College is a place for opportunity and growth. It's a chance for adults, most of whom are young and have not yet had a professional career, to decide what they want to do with their lives. College also provides opportunities for leadership that can help them when it's time to launch that career and look for a job.
The college years are also when many people make mistakes that can affect their future careers and the rest of their lives. A Milwaukee student is currently dealing with such a mistake -- though whether he made the mistake is still in question. As the vice president of his university's student association, he was accused of the sexual assault of a fellow student.
A police report says the young man sexually assaulted the student multiple times, making inappropriate remarks and unwanted physical contact over the course of a few months, both in the student association office and on a school trip. The man denies the claims, which he said came as a shock to him when it became a police matter. Although he maintains his innocence, he has stepped down from his vice president role to allow the student association to move forward. An association spokesman expressed relief after the student's decision, saying he hoped the negativity of the accusations would now be separated from the positive work the association is doing.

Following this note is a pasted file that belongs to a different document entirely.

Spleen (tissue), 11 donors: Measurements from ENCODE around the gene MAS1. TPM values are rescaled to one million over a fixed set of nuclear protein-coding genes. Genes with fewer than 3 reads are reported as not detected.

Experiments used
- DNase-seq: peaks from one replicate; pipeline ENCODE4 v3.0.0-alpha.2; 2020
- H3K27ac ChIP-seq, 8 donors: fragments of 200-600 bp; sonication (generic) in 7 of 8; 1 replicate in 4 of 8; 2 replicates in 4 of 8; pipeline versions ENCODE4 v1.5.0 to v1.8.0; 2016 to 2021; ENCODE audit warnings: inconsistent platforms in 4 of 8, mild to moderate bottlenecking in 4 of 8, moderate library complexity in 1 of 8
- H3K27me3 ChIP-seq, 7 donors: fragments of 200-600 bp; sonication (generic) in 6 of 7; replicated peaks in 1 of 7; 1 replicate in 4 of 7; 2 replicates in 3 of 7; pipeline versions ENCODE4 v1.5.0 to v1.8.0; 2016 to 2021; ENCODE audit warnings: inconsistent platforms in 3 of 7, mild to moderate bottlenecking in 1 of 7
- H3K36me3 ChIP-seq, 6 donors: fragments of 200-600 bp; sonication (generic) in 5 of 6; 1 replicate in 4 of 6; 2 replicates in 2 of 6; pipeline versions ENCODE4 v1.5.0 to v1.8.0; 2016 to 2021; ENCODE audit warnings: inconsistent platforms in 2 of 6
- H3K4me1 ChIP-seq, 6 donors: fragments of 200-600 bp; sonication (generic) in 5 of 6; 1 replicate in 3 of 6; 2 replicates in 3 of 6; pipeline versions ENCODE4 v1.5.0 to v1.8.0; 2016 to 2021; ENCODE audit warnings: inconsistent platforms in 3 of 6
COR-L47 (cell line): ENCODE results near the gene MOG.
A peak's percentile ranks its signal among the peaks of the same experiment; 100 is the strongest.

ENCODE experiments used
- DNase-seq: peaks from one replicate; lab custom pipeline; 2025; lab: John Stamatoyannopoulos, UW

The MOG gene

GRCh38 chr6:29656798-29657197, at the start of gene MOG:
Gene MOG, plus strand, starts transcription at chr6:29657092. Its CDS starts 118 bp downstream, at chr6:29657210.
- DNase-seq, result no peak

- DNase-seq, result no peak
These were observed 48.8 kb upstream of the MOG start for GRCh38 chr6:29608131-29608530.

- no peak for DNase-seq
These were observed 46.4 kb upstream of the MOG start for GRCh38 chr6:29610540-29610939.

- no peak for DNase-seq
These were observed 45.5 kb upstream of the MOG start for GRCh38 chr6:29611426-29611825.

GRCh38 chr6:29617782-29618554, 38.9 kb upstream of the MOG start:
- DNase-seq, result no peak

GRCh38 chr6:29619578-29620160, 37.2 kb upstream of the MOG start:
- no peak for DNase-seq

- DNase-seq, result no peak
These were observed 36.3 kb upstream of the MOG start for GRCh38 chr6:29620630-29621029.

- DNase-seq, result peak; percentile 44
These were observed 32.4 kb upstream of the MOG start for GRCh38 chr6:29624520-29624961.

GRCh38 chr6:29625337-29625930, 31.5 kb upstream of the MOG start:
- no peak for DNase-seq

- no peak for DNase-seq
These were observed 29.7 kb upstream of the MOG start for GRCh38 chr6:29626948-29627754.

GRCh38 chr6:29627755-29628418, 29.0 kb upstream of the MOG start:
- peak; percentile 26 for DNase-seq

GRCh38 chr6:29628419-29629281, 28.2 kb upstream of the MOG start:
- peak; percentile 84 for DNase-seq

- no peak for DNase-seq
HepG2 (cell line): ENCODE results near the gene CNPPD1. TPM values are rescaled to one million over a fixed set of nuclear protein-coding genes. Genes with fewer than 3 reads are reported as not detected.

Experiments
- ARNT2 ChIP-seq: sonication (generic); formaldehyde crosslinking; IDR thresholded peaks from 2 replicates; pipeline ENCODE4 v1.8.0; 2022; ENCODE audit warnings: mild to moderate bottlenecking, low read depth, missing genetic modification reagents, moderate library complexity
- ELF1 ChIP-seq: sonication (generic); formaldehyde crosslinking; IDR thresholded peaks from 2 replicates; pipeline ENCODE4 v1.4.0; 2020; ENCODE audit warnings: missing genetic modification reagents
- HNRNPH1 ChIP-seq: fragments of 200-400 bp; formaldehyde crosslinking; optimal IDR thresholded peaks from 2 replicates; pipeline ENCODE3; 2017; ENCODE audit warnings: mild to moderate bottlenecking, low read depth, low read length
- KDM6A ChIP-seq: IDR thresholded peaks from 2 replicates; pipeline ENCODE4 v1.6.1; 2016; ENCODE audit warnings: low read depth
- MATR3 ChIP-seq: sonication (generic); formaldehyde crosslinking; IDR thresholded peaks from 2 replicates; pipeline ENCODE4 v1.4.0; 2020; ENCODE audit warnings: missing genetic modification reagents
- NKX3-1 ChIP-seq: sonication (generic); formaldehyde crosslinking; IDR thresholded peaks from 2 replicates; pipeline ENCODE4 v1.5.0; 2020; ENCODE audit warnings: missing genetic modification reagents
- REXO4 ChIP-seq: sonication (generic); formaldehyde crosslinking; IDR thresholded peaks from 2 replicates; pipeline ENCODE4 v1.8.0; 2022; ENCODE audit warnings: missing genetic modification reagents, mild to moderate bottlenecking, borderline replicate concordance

The allegations of sexual abuse have potential to cause widespread damage to the student's reputation. College campuses are fairly insular communities where information spreads quickly, whether it's truthful or not. The student's position on the student association, which could have been a resume booster, may now appear as a figurative black mark if he's asked about the resignation. And if he's found guilty of the charges against him, it could hurt his career. It's not clear whether he's hired an attorney, but his defense could make all the difference when it comes to his future success.
Source: Fox6Now.com, "UWM Student Association VP steps down amid sexual assault allegations," Chip Brewster, Dec. 6, 2011